Is Google Standing Still?

Image Credit: The Next Web

Yesterday’s media buzz story of the day was all things Google, with focus on Eric Schmidt’s stepping down as CEO and replacement by Larry Page. Quora was all abuzz with suggested posts form the digerati about what Larry Page should focus on as he takes the reins of this digital behmoth in April of this year.

I like many in the industry have a biased opinion about what Google is and is not doing. My perspective is shaped by years of experience, working with clients across all industries, ranging from raw startups to large corporations.

For better or worse, as we all know, what Google does moving forward has a big impact on your brand’s success. Especially if you are dependent on web site traffic. And, who isn’t in this digital age?  Some issues that I would like to see Google tackle as we move forward this year:

1) Textual search results haven’t really changed in years. You get the same results from multiple search engines and none of them (to a certain extent) factor in contextual elements.

Meaning, search is not contextual - Google and other search engines (Yahoo and Bing) don’t recognize who is searching, what kind of a device you are using and where you are.  Incorporating these elements into search would be good for consumers, advertisers, brands and search engines.

2) Cleaning out search results to get rid of content farms that are pushing out content on the web that is not high quality, only meant to generate advertising dollars and doesn’t really educate or inform the public. I get sick of seeing page after page of search results with no tangible value!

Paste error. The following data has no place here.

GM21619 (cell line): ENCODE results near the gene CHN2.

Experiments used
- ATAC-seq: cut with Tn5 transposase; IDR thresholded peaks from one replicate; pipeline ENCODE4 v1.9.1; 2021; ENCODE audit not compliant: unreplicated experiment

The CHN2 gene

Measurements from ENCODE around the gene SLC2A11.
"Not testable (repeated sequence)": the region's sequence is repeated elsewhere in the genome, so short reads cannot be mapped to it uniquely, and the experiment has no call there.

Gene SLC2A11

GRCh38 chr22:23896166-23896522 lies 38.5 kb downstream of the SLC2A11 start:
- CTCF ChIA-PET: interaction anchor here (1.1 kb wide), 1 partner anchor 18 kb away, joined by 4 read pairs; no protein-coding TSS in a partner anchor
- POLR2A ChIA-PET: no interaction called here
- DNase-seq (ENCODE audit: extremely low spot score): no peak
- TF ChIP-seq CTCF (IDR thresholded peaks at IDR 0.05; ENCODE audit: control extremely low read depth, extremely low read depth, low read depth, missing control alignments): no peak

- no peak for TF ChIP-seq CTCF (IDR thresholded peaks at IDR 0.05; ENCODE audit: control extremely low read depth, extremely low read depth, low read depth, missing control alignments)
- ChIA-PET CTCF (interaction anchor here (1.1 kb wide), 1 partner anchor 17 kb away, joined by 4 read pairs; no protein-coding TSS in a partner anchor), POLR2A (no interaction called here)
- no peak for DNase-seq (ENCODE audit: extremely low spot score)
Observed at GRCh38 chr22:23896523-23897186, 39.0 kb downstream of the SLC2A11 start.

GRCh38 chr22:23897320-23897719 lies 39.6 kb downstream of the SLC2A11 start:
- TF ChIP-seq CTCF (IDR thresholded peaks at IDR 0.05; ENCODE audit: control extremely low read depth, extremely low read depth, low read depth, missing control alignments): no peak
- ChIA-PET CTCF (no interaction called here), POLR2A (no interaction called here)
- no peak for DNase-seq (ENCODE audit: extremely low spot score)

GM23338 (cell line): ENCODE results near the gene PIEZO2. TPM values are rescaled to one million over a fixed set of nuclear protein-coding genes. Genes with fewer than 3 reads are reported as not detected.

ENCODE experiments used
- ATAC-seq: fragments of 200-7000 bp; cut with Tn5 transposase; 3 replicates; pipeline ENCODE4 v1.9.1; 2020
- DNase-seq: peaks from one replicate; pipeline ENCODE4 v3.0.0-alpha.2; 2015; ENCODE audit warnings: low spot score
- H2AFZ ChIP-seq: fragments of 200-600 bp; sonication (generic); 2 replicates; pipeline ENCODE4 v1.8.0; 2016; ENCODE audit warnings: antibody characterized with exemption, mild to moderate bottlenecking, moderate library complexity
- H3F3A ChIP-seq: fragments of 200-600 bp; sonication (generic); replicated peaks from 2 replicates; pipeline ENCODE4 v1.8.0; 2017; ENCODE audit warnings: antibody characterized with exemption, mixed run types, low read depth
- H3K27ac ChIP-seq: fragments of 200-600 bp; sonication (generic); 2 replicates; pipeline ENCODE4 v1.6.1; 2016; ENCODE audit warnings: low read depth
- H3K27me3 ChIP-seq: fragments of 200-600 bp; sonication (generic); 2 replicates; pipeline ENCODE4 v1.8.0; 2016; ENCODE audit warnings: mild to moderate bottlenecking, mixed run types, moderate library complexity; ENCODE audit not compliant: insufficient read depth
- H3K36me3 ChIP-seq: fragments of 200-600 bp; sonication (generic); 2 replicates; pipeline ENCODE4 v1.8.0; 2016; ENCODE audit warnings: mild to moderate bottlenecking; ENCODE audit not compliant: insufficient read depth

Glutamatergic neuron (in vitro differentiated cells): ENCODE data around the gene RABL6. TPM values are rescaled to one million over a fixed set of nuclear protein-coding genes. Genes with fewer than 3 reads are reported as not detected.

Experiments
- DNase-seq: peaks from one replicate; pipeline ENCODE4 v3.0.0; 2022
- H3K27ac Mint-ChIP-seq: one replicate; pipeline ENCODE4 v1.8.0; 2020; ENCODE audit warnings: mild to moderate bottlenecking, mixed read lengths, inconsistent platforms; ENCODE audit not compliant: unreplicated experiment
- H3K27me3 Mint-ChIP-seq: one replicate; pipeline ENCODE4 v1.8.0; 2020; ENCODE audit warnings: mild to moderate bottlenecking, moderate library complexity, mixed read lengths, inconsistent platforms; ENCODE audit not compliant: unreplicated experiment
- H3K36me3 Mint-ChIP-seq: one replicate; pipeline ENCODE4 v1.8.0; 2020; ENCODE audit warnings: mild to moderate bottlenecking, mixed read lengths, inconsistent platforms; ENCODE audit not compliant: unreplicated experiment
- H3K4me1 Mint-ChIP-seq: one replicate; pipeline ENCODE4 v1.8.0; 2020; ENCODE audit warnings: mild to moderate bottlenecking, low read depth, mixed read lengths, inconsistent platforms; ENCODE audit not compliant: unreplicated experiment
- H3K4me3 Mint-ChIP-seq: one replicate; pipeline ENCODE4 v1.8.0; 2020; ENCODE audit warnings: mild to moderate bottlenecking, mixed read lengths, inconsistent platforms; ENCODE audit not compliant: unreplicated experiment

3) Realizing that SMBs (Small to Medium Sized Businesses) and SMEs need help and virtual hand holding when trying to set up even a basic Ad Words accounts. Sure, they can hire marketing execs, agencies and others to help them - but, it’s in everyone’s best interest for Google to actively work with these businesses.

Especially now that local search is rapidly becoming so important for small businesses around the world.  The days of pushing a FAQ out to you as a small business and expecting you to grok how to work with Google are long gone, unless your a PHD graduate from Stanford/pick your university of choice.

4) Improve the interoperability of Google’s product and services; i.e. Maps, Ad Words, Gmail, Analytics, Google Docs, Calendar, etc. work seamlessly together and more importantly, enable the business user to disconnect from parts of the whole that they don’t want to use.

Myself and team have spent hundreds of hours trying to get these disparate Google Products and Services to mesh together properly. And, for you as a client, the real challenge is trying to reach someone when an FAQ or Forum does not give you the type of information that is needed to address your customer service issues.

5) Make Google a flatter organization to drive higher quality customer service, which would help to stimulate how we all (agencies, clients, other stakeholders) interact with the company.

Right now you can’t get a decision from anyone on the phone at Google easily. The chapter and verse statement, “I’ve got to talk to my manager” or some “Googleeze” flavor of the month is pretty much the standard line.  What’s happening to customer service at Google? Call me Larry - I’ll put you in my Google Calendar!